Few companies have been as successful over the past 100 years as Johnson & Johnson (NYSE:JNJ). And few companies have been as successful over the past 10 years as Gilead Sciences (NASDAQ:GILD). But which of these two healthcare stocks is more likely to be successful over the next decade or century? Here's how Gilead and J&J compare.
The case for Gilead Sciences
If you had looked at Gilead Sciences at the beginning of the 21st century, you would have been impressed by a biotech that developed game-changing HIV drugs. Fast-forward to today, and the bigger story now is in other indications.
Gilead radically transformed itself back in 2011 when it acquired Pharmasset for $11 billion. At the time, many thought the big biotech was crazy to spend that much, but the move turned out to be much closer to genius than madness. Gilead's hepatitis C franchise, built upon the drugs picked up in the Pharmasset acquisition, generated combined revenue of over $19 billion in 2015 and $12.4 billion the previous year.
The bad news for Gilead is that its hepatitis C sales appear to have already peaked. The good news is that the biotech's pipeline and its ability to make deals could enable yet another transformation.
While Gilead's pipeline includes HIV and hep C candidates, the company is attempting to branch out into other lucrative indications. I particularly like Gilead's focus on nonalcoholic steatohepatitis (NASH). The global NASH drug market size could top $35 billion by 2025. Gilead looks ready to stake its claim in that market, with six clinical studies in progress targeting the indication.
Gilead's pipeline also includes several other promising candidates. Eleclazine is in a phase 3 study targeting treatment of rare heart disease long QT-3 syndrome. JAK1 inhibitor filgotinib is in two phase 2 studies for treatment of Crohn's disease and rheumatoid arthritis. Three late-stage studies are in progress for cancer candidates, including potential myelofibrosis drug momelotinib. And those are just a select few of the more than 30 clinical studies that Gilead has under way.
Even better, Gilead is in a great position to bolster the pipeline even more. The biotech reported $8.75 billion in cash, cash equivalents, and marketable securities at the end of June. Despite the slowing hep C sales, Gilead still generated over $7 billion in earnings in the first half of this year. Some of its earnings will go toward paying dividends and buying back shares, but I doubt Gilead would shy away from a good investment in building its pipeline.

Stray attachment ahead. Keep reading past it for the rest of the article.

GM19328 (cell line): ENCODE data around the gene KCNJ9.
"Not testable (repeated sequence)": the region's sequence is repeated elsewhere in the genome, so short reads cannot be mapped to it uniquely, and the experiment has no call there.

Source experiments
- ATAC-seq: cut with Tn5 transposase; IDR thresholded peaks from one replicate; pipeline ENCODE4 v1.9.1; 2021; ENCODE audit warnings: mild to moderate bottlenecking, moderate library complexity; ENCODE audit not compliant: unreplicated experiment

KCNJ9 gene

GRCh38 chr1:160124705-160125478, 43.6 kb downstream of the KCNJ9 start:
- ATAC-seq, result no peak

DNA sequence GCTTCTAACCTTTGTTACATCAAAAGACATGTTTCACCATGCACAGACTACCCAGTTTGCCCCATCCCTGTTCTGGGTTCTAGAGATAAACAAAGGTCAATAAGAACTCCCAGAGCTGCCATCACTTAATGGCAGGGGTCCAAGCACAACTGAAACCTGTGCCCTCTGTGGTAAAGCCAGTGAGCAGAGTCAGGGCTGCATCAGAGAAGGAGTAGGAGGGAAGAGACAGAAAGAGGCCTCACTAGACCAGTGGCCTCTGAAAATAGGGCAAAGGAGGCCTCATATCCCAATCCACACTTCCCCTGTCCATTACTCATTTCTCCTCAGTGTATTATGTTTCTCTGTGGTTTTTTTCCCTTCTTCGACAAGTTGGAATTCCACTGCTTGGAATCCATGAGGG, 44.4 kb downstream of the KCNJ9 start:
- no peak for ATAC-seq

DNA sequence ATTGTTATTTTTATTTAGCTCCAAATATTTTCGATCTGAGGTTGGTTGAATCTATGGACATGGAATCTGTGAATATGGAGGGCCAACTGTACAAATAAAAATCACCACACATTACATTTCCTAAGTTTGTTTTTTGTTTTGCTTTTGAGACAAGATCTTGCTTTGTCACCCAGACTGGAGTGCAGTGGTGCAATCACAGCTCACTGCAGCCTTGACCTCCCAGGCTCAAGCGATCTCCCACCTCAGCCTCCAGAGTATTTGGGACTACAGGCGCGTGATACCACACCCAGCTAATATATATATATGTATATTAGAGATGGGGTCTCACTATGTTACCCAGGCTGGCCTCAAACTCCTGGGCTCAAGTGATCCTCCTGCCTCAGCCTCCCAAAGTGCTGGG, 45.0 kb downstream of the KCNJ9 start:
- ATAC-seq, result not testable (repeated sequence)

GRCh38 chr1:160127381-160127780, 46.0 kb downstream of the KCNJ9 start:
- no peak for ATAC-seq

Speaking of dividends, Gilead's dividend yield now stands at 2.58%, and it should have no problem increasing its payout in the future. With the biotech's stock trading at a low six times forward earnings, investors won't find too many biotech bargains with such a solid pipeline.
The case for Johnson & Johnson
Johnson & Johnson's reach expands into nearly every major area of healthcare. From consumer products like Band-Aids to blockbuster drugs like Stelara to medical devices like artificial hip implants, J&J is there.
For investors, the key word that describes Johnson & Johnson is "consistency." The company has been around since 1886. J&J has racked up 32 consecutive years of adjusted earnings increases. It's one of the premier dividend stocks, with a 54-year streak of raising its payout and a current yield of 2.72%.
Johnson & Johnson's current success is largely driven by its pharmaceutical business segment. Pharmaceutical sales in the first half of 2016 accounted for nearly half of the company's total revenue. While the consumer and medical-devices segments saw sales slip versus the prior-year period, pharmaceutical sales increased by 7.4% year over year.
The top drugs behind J&J's current growth include Stelara and Xarelto. Both drugs could also help the company continue to grow. Stelara is in two late-stage studies, one for treating ulcerative colitis and another for treating axial spondylitis. Xarelto is in four late-stage cardiovascular studies.
While Gilead's pipeline includes over 30 clinical studies, J&J's pipeline has over 30 late-stage studies. Some of those studies involve current drugs on the market like Stelara and Xarelto, but several feature new candidates.
Johnson & Johnson is in even better shape to forge partnerships and deals than Gilead is. The company reported cash, cash equivalents, and marketable securities totaling $42.6 billion at the end of June. J&J's earnings for the first half of the year were nearly $8.5 billion.
I could easily go with either of these stocks as the better pick. Gilead Sciences is dirt cheap in my opinion, especially considering the biotech's pipeline prospects. I truly don't think Gilead's best days are behind it, despite its current hepatitis C challenges.
However, investing is all about risk versus reward. I think J&J has less risk than most healthcare stocks because of its diversification into multiple areas. With its robust pipeline and impeccable dividend history, I also think the stock should reward investors with growth and income.
Gilead Sciences is a good stock to buy, in my view. The better buy for the long run, though, looks like Johnson & Johnson. I suspect that 100 years from now J&J will still be alive and thriving.
Keith Speights owns shares of Gilead Sciences. The Motley Fool owns shares of and recommends Gilead Sciences. The Motley Fool has the following options: short October 2016 $85 calls on Gilead Sciences. The Motley Fool recommends Johnson and Johnson. Try any of our Foolish newsletter services free for 30 days. We Fools may not all hold the same opinions, but we all believe that considering a diverse range of insights makes us better investors. The Motley Fool has a disclosure policy.